The Resistance of Memory V5 (Thyme For Change) 2014

Daylesford Town Hall; Hepburn Laneway Public Sculpture  Commission 2015

Let Them Eat Cake Festival; Werribee Mansion 2015

Reclaimed timber, steel, irrigation, solar lighting,  native and eatable herbs.

375 x 250 x 150 x 135 cm



The Resistance of Memory concept makes links though art and time as a modern parody of
the war time artworks of the surrealist Savador Dali’s, ‘The Persistence of Memory’, which portrays melting clocks within a dream-scape. Memory and time are referenced in the clock symbology, a subtle reminder of time both past and future, but perhaps most poignantly the now.

The distorted scale of the main sculpture is intended to engage with a public/festival audience as an overgrown, over-sized, assemblage sculpture that takes the form of a ‘patchwork’ grandfather clock. The sculpture invites exploration through the use of strategically placed drawers, filled with plants and objects. Symbolically, the use of drawers aims to connect with ideas of secrets, fossicking and discovery.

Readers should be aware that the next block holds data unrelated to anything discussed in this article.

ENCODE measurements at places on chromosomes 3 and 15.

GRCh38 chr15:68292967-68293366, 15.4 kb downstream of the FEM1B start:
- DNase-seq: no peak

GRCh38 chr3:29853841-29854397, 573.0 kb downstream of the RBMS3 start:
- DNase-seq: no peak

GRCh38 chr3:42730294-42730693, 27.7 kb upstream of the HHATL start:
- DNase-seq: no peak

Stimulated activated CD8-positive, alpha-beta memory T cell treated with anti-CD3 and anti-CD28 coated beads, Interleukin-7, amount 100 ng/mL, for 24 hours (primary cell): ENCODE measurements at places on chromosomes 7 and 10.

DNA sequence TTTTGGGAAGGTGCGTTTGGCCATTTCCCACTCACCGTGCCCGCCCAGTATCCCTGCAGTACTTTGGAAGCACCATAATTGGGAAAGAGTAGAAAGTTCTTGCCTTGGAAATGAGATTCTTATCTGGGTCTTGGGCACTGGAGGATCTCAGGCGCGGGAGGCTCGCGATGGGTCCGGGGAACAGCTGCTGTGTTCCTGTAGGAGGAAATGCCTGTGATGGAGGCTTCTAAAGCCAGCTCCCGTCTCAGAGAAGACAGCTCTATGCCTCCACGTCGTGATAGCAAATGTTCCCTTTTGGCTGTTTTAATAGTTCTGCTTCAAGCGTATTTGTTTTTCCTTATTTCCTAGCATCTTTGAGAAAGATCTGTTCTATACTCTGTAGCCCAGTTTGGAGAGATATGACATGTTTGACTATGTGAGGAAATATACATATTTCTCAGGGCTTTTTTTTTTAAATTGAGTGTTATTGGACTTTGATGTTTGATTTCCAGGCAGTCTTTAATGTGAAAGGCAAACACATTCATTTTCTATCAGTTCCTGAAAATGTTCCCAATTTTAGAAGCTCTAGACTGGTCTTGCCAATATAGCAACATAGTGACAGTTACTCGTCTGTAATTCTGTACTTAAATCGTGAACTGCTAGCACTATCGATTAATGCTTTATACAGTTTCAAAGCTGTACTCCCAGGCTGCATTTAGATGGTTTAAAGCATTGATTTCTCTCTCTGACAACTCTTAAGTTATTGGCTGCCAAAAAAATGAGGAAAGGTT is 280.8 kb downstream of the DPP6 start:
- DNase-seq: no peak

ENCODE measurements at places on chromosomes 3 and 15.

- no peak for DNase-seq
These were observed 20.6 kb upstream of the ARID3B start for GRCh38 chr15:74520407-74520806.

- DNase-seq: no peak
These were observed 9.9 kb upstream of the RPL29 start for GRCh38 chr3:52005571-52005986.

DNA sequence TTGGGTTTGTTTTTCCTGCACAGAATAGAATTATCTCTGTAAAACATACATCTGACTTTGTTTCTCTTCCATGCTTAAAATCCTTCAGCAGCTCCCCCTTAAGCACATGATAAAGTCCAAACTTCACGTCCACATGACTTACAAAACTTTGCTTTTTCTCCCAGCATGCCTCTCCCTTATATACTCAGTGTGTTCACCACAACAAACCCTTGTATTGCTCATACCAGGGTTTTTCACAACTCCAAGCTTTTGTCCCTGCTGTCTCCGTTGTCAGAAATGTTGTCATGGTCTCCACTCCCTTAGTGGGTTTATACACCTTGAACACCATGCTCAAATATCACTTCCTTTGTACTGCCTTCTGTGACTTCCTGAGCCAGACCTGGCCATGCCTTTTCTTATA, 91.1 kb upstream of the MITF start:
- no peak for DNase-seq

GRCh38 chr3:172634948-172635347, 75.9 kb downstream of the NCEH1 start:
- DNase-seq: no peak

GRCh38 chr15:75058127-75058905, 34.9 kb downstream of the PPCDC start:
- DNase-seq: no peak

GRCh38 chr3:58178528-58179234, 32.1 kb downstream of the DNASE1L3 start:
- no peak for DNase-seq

The content of the sculptural drawers is derived from historic research of the Hepburn and goldfields region. Each drawer, or cluster of drawers, aims to explore a different narrative through use of plants and objects to create a compositional snapshot of important stories, events and people of the region.

Constructed from reclaimed industrial timber waste and remnants of discarded antique furniture the project’s aesthetic references waste, repair, recycling and frugality, reflecting the resourcefulness of the local community through time. The imposing grandfather-clock structure alludes to notions of time, past present and future. The structure maintains a human scale through use of drawers filled with organic and man-made contents that directly reference iconic objects and the  natural environment of the goldfields region.